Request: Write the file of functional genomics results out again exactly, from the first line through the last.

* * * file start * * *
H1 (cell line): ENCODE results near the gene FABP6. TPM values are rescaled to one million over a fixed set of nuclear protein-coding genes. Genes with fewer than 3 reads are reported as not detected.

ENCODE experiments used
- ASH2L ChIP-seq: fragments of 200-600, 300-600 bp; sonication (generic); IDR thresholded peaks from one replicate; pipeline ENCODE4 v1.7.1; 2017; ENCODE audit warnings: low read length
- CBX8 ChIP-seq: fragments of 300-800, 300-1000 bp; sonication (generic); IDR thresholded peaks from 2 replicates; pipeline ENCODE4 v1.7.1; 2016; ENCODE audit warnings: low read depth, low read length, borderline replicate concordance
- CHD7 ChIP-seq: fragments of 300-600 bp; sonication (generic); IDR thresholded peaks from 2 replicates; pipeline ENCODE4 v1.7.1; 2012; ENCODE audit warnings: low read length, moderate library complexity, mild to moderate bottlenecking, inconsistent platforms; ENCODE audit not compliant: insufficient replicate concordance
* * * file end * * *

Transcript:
H1 (cell line): ENCODE results near the gene FABP6. TPM values are rescaled to one million over a fixed set of nuclear protein-coding genes. Genes with fewer than 3 reads are reported as not detected.

ENCODE experiments used
- ASH2L ChIP-seq: fragments of 200-600, 300-600 bp; sonication (generic); IDR thresholded peaks from one replicate; pipeline ENCODE4 v1.7.1; 2017; ENCODE audit warnings: low read length
- CBX8 ChIP-seq: fragments of 300-800, 300-1000 bp; sonication (generic); IDR thresholded peaks from 2 replicates; pipeline ENCODE4 v1.7.1; 2016; ENCODE audit warnings: low read depth, low read length, borderline replicate concordance
- CHD7 ChIP-seq: fragments of 300-600 bp; sonication (generic); IDR thresholded peaks from 2 replicates; pipeline ENCODE4 v1.7.1; 2012; ENCODE audit warnings: low read length, moderate library complexity, mild to moderate bottlenecking, inconsistent platforms; ENCODE audit not compliant: insufficient replicate concordance